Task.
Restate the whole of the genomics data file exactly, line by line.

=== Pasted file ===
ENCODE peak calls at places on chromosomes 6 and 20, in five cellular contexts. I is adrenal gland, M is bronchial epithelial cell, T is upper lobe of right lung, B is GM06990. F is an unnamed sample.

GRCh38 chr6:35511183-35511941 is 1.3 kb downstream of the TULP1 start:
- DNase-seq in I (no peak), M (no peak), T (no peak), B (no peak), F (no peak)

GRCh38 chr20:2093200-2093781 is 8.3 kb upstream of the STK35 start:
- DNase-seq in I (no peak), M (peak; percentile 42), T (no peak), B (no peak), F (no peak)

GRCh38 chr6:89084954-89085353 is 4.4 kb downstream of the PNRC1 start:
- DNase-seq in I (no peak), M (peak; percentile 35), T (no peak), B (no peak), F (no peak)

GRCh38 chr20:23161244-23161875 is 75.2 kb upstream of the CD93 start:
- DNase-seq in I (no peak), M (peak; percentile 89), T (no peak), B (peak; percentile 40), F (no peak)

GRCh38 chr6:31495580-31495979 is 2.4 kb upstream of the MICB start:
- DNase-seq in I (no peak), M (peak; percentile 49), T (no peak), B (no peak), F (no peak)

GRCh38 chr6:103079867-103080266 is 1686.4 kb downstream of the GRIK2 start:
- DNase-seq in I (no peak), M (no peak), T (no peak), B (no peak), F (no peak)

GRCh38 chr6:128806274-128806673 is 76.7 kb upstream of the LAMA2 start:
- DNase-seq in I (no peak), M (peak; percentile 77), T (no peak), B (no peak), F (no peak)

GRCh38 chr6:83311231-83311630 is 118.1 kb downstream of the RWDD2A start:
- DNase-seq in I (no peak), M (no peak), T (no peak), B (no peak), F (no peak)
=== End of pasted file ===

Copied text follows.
ENCODE peak calls at places on chromosomes 6 and 20, in five cellular contexts. I is adrenal gland, M is bronchial epithelial cell, T is upper lobe of right lung, B is GM06990. F is an unnamed sample.

GRCh38 chr6:35511183-35511941 is 1.3 kb downstream of the TULP1 start:
- DNase-seq in I (no peak), M (no peak), T (no peak), B (no peak), F (no peak)

GRCh38 chr20:2093200-2093781 is 8.3 kb upstream of the STK35 start:
- DNase-seq in I (no peak), M (peak; percentile 42), T (no peak), B (no peak), F (no peak)

GRCh38 chr6:89084954-89085353 is 4.4 kb downstream of the PNRC1 start:
- DNase-seq in I (no peak), M (peak; percentile 35), T (no peak), B (no peak), F (no peak)

GRCh38 chr20:23161244-23161875 is 75.2 kb upstream of the CD93 start:
- DNase-seq in I (no peak), M (peak; percentile 89), T (no peak), B (peak; percentile 40), F (no peak)

GRCh38 chr6:31495580-31495979 is 2.4 kb upstream of the MICB start:
- DNase-seq in I (no peak), M (peak; percentile 49), T (no peak), B (no peak), F (no peak)

GRCh38 chr6:103079867-103080266 is 1686.4 kb downstream of the GRIK2 start:
- DNase-seq in I (no peak), M (no peak), T (no peak), B (no peak), F (no peak)

GRCh38 chr6:128806274-128806673 is 76.7 kb upstream of the LAMA2 start:
- DNase-seq in I (no peak), M (peak; percentile 77), T (no peak), B (no peak), F (no peak)

GRCh38 chr6:83311231-83311630 is 118.1 kb downstream of the RWDD2A start:
- DNase-seq in I (no peak), M (no peak), T (no peak), B (no peak), F (no peak)